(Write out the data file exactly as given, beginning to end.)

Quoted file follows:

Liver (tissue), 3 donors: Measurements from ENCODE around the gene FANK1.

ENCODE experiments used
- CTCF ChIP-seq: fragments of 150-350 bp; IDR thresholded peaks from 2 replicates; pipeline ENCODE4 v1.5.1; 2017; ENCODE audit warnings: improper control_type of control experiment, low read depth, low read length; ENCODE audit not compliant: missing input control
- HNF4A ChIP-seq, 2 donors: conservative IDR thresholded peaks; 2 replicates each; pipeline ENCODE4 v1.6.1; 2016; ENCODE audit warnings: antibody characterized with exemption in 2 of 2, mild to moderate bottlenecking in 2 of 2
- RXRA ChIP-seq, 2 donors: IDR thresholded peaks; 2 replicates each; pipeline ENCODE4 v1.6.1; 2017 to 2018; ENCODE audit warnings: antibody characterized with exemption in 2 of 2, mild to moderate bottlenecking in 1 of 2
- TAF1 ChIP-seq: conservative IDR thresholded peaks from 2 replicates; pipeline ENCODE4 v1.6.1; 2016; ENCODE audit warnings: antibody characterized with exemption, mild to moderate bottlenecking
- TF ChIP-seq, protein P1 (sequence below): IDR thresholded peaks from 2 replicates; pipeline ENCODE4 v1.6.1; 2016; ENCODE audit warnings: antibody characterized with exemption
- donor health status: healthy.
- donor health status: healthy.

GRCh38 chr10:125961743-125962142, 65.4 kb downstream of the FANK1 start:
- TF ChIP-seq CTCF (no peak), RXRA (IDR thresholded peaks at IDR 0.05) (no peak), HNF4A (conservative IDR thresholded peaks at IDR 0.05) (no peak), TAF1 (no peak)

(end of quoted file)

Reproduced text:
Liver (tissue), 3 donors: Measurements from ENCODE around the gene FANK1.

ENCODE experiments used
- CTCF ChIP-seq: fragments of 150-350 bp; IDR thresholded peaks from 2 replicates; pipeline ENCODE4 v1.5.1; 2017; ENCODE audit warnings: improper control_type of control experiment, low read depth, low read length; ENCODE audit not compliant: missing input control
- HNF4A ChIP-seq, 2 donors: conservative IDR thresholded peaks; 2 replicates each; pipeline ENCODE4 v1.6.1; 2016; ENCODE audit warnings: antibody characterized with exemption in 2 of 2, mild to moderate bottlenecking in 2 of 2
- RXRA ChIP-seq, 2 donors: IDR thresholded peaks; 2 replicates each; pipeline ENCODE4 v1.6.1; 2017 to 2018; ENCODE audit warnings: antibody characterized with exemption in 2 of 2, mild to moderate bottlenecking in 1 of 2
- TAF1 ChIP-seq: conservative IDR thresholded peaks from 2 replicates; pipeline ENCODE4 v1.6.1; 2016; ENCODE audit warnings: antibody characterized with exemption, mild to moderate bottlenecking
- TF ChIP-seq, protein P1 (sequence below): IDR thresholded peaks from 2 replicates; pipeline ENCODE4 v1.6.1; 2016; ENCODE audit warnings: antibody characterized with exemption
- donor health status: healthy.
- donor health status: healthy.

GRCh38 chr10:125961743-125962142, 65.4 kb downstream of the FANK1 start:
- TF ChIP-seq CTCF (no peak), RXRA (IDR thresholded peaks at IDR 0.05) (no peak), HNF4A (conservative IDR thresholded peaks at IDR 0.05) (no peak), TAF1 (no peak)